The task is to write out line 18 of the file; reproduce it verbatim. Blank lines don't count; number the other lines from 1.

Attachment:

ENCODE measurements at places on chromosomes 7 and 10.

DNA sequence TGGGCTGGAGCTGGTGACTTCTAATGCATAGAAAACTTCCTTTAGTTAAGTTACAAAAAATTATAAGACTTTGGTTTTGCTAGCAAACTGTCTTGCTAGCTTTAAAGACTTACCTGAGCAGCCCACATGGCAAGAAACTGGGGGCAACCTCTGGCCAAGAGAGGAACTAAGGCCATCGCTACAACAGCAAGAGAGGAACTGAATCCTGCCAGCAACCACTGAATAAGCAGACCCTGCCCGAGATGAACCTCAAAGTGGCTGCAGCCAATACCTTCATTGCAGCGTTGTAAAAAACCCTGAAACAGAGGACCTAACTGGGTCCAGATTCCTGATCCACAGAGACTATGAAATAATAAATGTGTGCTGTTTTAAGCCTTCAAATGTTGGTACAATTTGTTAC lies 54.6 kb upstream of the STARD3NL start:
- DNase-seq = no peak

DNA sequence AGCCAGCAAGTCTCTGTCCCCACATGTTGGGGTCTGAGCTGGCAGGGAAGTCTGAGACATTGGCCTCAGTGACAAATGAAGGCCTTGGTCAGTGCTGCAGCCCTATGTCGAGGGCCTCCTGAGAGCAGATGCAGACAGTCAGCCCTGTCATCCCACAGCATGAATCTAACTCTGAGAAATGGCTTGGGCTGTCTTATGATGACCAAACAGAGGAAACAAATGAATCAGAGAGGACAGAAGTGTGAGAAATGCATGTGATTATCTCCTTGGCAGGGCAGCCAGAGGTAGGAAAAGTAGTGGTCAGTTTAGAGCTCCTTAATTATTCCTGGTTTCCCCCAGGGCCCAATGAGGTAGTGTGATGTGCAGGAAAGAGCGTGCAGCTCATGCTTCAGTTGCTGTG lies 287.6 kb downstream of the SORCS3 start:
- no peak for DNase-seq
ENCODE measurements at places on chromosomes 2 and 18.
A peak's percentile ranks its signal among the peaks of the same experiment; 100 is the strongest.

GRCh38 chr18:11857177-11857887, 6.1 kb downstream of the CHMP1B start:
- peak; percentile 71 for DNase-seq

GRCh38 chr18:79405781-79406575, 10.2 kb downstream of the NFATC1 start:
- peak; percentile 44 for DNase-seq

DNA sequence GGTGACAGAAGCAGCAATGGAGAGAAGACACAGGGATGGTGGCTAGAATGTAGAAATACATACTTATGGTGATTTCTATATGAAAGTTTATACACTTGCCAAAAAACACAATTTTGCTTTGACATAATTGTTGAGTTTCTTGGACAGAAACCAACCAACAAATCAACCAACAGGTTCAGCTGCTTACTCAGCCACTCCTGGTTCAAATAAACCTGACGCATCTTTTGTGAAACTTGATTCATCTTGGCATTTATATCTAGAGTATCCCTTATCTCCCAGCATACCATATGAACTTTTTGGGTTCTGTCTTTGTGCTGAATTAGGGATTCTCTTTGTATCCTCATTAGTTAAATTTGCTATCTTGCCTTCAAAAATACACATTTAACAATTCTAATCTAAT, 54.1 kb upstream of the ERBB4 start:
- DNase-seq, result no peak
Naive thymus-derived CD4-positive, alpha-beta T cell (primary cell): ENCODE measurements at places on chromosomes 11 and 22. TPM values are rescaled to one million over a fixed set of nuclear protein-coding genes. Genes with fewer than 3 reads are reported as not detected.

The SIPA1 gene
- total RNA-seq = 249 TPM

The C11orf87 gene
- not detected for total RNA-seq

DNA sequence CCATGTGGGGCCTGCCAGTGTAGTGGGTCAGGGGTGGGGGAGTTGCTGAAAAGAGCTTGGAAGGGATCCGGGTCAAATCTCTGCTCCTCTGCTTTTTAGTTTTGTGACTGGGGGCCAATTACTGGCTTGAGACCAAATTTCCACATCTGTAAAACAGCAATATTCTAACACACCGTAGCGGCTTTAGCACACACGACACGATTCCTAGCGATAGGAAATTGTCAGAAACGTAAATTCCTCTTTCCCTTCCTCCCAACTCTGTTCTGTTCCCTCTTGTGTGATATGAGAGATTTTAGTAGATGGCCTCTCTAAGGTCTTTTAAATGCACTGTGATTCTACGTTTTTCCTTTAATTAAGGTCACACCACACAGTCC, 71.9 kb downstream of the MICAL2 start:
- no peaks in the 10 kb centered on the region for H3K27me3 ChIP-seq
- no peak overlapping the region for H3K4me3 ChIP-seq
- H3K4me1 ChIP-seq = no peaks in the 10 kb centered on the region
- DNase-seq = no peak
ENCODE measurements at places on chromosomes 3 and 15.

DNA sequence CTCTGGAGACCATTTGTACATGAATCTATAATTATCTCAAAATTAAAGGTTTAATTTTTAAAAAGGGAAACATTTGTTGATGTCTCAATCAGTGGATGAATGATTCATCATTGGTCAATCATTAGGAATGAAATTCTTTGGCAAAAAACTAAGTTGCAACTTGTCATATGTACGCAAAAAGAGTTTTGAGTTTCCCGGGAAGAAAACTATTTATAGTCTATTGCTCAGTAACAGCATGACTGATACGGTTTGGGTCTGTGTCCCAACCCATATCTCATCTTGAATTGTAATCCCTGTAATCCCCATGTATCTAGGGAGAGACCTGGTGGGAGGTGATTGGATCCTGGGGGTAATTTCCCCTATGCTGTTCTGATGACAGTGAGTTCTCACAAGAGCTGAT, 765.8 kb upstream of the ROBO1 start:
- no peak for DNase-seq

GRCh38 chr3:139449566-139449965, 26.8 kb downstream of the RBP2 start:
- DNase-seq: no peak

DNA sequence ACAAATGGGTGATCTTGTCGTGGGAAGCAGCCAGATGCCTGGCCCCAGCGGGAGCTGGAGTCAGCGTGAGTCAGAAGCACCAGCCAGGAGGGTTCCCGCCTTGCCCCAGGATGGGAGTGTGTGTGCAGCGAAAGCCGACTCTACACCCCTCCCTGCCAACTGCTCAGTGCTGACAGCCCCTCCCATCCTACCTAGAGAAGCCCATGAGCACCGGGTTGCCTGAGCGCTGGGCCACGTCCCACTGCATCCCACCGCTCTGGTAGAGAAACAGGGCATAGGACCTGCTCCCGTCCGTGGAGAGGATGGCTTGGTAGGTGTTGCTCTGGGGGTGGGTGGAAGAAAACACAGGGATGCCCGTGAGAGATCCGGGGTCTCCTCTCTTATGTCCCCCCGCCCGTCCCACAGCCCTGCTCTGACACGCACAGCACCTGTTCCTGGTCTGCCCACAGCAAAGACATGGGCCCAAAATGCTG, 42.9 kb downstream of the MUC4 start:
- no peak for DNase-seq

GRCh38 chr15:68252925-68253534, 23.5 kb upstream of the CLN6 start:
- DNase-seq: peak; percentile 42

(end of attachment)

- not detected for total RNA-seq